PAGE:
Remembering September 11: Reflections from a Messianic Jewish Perspective
Since September 11, people have been searching for answers to some tough questions.
So we thought we’d ask some questions of our own. We interviewed several Jewish people who are not news analysts, politicians or military experts. From a student in Manhattan, to a Holocaust survivor, to a lawyer in Washington, D.C., they all come from different walks of life.
But they all have at least three things in common: all live in the United States, all believe in Yeshua, and all have indomitable hope…
J. Vera Schlamm, M.D.
Occupation: retired pediatrician, Southern California
(Vera is a survivor of Bergen-Belsen, the notorious Nazi concentration camp.)
On September 11, a friend called me early in the morning to tell me about the terrorist attacks. She wanted to warn me about what was happening, because she knows how this type of thing affects me. At first my body responded like it typically does when confronted with a frightening situation. It was very reminiscent of how I had reacted during the Holocaust, when even the ring of the doorbell filled me with fear. The first few days after the attacks, it was hard for me to be alone, especially at night. I was reminded of when I was separated from my family during the Holocaust.
I found it hard to believe that life could go on as normal. I think that is a natural human response to any great loss. I started praying specifically about my fears and reading a lot of Psalms, such as 27, 46, 78, 91 and others, before I went to bed. In a few days I was able to exchange my fears for a renewed trust in God and his sovereignty.
Because of my faith in Yeshua, I know I can give all my anxieties to the Lord. I have seen him work good in even the most tragic of circumstances. After all, the Lord is the one in control.
As for my part, I feel a need to forgive. Just like I had to forgive the Nazis, I think we have to forgive the individuals who perpetrated this crime. This does not mean that we should not go after the terrorists. People often confuse forgiveness with absolution. When I forgive it means that I don’t personally hold a grudge against a person; rather, I let the Lord take care of it. Again, this does not preclude anything our government might do. After all, I know God can heal all our diseases, but he often uses doctors for his purposes.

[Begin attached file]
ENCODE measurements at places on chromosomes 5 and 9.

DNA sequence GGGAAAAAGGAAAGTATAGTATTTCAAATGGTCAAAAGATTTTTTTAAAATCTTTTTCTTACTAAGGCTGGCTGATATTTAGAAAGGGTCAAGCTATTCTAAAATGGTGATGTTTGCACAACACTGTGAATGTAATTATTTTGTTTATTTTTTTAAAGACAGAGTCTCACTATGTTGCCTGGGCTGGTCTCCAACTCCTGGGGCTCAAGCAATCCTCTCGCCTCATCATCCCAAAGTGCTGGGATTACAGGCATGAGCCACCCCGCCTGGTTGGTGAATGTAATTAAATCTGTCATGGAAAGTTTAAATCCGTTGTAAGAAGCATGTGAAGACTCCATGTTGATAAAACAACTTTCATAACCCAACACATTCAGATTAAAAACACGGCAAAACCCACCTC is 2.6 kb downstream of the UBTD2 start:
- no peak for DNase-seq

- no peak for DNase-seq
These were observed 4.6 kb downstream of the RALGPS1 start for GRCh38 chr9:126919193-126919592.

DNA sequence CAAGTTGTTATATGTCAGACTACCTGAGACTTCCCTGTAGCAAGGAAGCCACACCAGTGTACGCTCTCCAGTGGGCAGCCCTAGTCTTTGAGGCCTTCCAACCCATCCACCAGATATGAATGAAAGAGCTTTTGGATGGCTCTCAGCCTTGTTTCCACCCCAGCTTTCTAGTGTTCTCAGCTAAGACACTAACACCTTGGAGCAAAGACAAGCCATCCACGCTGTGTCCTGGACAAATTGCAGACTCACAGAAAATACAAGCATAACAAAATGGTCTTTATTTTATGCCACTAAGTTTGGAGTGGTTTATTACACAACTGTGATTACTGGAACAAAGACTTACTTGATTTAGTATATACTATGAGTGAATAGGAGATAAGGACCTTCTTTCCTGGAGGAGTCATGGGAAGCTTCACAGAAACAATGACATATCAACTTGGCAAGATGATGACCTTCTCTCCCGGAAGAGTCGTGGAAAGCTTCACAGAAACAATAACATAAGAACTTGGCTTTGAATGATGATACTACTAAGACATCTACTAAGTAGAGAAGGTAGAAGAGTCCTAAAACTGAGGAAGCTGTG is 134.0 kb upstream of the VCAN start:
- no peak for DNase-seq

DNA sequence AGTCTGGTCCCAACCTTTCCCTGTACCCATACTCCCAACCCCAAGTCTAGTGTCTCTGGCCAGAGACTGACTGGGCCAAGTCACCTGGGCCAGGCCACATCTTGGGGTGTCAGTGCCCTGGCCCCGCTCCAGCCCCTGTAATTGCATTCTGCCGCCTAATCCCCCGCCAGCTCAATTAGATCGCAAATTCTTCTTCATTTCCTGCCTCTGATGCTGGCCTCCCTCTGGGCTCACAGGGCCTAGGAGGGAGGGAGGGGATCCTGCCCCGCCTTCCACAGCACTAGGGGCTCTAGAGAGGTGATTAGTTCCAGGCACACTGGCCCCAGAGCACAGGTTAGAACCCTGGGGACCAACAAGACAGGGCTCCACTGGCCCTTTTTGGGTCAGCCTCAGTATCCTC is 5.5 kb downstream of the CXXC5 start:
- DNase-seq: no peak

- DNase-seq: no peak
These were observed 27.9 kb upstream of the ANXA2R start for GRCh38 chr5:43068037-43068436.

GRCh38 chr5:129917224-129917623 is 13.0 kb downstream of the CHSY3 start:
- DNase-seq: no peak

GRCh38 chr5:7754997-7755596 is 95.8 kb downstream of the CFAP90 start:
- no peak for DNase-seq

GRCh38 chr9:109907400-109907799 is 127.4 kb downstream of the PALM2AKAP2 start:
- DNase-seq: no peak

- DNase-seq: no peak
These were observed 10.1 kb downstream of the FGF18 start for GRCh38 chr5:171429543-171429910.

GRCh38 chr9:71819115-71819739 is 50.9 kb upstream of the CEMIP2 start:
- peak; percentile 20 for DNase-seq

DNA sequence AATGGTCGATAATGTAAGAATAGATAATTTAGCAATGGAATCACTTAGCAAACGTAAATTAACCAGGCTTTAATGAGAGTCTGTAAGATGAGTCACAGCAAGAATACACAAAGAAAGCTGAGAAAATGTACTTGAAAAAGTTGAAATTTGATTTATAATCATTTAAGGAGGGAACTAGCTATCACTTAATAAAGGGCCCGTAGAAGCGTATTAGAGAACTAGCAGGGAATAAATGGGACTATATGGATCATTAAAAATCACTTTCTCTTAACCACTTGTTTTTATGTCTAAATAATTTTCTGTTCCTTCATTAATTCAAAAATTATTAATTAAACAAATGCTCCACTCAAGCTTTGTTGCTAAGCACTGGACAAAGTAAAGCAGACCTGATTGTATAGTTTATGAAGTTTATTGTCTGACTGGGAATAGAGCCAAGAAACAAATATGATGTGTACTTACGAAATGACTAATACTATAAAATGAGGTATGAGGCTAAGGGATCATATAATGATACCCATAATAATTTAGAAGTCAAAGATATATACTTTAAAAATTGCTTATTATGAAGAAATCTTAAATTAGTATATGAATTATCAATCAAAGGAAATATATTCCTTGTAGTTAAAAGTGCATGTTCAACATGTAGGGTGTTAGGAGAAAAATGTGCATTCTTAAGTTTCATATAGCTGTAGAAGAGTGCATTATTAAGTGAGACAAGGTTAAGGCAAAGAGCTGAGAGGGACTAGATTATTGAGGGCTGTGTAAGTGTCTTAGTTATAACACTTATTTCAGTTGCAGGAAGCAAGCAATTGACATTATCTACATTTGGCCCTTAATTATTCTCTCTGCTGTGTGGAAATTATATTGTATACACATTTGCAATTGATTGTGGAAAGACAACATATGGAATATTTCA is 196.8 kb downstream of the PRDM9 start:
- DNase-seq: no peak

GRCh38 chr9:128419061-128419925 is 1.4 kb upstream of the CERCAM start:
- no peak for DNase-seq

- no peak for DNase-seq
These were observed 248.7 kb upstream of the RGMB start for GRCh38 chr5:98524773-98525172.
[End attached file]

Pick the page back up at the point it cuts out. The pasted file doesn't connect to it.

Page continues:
In the wake of this tragedy, many people are saying, Life will never be the same again.” Life is never really “the same” from one day to the next. Evil exists. It is the opposite of good, and therefore opposed to anything God stands for. Like the Holocaust, September 11 was an example of what evil people are capable of doing. The good thing is that as a believer in Yeshua I know the ultimate victory in this battle between good and evil belongs to God. One of my friends puts it this way: “We have read the last page of the book.” In the Scriptures, God promises that we will be delivered from oppression. As a believer in Yeshua, I have experienced deliverance and redemption from my sin. I know that the Lord will give me the grace to go through anything here on earth, and I look forward to a time when I will live eternally with God.